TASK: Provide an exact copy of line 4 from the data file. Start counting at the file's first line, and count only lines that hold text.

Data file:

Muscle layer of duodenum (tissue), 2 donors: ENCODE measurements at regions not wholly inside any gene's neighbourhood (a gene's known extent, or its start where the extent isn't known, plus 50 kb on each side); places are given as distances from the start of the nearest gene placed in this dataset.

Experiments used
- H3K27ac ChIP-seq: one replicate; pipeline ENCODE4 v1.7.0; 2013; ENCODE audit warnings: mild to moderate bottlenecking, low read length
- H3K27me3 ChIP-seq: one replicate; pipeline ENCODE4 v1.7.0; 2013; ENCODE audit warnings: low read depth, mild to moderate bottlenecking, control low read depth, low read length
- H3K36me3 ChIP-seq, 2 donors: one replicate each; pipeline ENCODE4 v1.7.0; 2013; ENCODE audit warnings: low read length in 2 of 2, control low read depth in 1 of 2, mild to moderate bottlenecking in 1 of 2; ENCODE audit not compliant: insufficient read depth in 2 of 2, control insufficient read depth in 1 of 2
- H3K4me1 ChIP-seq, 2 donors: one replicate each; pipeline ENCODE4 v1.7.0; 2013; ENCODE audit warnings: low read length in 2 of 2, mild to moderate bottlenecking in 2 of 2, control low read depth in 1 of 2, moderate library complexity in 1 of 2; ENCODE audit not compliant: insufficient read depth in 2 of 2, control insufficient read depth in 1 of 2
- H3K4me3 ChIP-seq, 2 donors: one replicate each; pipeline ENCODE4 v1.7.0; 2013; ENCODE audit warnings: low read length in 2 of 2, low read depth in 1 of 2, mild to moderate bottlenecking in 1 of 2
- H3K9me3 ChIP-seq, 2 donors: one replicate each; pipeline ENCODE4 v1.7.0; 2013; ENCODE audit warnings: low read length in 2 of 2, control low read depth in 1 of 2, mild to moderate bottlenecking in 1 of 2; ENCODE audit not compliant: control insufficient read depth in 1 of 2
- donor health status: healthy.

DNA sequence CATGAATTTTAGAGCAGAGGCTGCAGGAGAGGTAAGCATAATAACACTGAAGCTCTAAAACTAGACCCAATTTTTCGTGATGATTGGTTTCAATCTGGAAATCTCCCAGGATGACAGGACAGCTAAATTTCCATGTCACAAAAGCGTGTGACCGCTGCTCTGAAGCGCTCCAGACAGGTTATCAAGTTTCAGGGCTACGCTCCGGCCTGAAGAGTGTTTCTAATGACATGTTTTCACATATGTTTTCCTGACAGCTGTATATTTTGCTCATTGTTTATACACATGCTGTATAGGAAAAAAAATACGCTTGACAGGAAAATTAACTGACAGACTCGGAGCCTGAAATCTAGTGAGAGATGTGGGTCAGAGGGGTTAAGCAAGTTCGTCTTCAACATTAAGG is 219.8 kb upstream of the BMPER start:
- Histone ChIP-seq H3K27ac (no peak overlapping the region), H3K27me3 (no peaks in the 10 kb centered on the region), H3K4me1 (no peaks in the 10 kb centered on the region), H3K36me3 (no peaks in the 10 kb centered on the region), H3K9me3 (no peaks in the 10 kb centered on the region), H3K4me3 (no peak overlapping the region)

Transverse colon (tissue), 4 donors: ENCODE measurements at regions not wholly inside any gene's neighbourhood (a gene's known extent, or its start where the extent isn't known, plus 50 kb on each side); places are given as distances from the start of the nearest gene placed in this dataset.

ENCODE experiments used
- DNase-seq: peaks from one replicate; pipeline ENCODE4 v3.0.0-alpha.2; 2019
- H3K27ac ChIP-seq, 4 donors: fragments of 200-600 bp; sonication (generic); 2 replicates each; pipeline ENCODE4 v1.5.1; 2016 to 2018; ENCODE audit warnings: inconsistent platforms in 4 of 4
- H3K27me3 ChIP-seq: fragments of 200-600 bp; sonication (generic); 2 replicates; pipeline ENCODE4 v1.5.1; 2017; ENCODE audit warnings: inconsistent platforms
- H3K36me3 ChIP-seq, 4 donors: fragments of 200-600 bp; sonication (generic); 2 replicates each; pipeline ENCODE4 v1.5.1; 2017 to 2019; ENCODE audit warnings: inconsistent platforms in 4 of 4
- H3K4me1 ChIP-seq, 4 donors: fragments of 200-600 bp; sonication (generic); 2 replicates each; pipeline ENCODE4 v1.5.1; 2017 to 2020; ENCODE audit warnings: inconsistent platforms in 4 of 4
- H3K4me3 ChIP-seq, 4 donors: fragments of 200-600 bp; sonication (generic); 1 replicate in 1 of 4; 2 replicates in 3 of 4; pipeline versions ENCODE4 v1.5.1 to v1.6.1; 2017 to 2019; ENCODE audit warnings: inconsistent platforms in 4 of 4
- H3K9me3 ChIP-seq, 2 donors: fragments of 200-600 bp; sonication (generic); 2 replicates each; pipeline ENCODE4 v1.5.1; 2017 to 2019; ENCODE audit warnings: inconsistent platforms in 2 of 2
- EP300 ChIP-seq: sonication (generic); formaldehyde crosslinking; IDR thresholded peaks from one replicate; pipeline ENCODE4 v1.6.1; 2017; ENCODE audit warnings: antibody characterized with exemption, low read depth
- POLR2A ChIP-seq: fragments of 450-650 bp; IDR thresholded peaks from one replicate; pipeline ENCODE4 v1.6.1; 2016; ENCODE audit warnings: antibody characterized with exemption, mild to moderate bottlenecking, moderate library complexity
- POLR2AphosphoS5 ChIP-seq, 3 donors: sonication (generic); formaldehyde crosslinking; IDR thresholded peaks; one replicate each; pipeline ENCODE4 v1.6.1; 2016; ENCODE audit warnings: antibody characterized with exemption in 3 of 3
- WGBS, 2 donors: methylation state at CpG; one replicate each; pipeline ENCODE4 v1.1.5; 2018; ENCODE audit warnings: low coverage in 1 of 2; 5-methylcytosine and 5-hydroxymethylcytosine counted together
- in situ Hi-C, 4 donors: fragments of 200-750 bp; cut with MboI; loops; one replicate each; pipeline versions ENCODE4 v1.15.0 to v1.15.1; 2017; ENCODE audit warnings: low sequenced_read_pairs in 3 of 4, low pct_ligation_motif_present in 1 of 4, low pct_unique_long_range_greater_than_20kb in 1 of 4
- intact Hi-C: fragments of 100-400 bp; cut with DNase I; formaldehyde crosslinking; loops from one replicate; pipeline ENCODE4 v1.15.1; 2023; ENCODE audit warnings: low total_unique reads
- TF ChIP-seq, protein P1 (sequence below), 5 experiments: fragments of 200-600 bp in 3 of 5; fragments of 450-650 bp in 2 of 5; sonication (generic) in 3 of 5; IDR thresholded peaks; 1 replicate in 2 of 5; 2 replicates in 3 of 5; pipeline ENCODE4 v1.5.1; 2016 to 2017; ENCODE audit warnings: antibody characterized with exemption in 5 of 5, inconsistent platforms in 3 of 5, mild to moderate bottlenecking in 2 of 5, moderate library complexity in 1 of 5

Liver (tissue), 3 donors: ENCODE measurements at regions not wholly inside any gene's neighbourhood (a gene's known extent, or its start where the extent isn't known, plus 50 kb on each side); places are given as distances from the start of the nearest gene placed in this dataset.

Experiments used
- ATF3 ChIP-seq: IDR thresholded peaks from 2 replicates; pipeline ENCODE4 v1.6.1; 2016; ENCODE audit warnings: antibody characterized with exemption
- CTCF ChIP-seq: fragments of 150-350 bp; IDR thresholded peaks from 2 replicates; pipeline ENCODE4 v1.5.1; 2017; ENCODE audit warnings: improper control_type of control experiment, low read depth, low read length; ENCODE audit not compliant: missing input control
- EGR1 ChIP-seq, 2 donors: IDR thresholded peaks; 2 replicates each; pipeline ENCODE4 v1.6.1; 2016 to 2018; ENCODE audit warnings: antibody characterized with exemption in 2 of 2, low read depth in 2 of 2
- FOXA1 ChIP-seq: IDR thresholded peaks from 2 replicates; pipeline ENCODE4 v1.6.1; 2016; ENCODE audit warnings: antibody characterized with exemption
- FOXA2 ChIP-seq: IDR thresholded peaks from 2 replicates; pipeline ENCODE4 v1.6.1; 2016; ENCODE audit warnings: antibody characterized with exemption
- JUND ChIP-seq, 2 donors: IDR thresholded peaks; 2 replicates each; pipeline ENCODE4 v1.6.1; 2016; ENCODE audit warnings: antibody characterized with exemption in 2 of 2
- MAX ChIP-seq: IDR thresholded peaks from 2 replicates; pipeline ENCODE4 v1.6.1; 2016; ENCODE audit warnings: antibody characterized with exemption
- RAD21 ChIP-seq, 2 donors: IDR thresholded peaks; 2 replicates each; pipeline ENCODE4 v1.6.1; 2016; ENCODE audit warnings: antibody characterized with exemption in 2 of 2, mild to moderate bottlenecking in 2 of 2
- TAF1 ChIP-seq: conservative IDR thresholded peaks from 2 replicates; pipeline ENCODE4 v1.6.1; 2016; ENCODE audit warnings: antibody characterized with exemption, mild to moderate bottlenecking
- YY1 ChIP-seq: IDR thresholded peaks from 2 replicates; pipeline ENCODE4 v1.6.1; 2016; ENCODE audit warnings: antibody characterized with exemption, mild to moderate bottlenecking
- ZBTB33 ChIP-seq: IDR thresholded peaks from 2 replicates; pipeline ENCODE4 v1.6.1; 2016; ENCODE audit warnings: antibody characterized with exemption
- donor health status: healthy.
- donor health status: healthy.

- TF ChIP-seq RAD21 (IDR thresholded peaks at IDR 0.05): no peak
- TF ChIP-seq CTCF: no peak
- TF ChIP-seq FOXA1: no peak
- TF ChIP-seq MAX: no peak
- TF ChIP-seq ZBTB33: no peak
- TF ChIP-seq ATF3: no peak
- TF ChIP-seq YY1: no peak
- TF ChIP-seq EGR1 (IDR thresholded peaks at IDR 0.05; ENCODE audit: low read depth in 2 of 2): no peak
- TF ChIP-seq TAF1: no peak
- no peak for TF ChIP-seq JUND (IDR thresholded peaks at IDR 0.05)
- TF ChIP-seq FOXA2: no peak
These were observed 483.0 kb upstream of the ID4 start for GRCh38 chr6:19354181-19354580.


- H3K27me3 ChIP-seq: one replicate; pipeline ENCODE4 v1.7.0; 2013; ENCODE audit warnings: low read depth, mild to moderate bottlenecking, control low read depth, low read length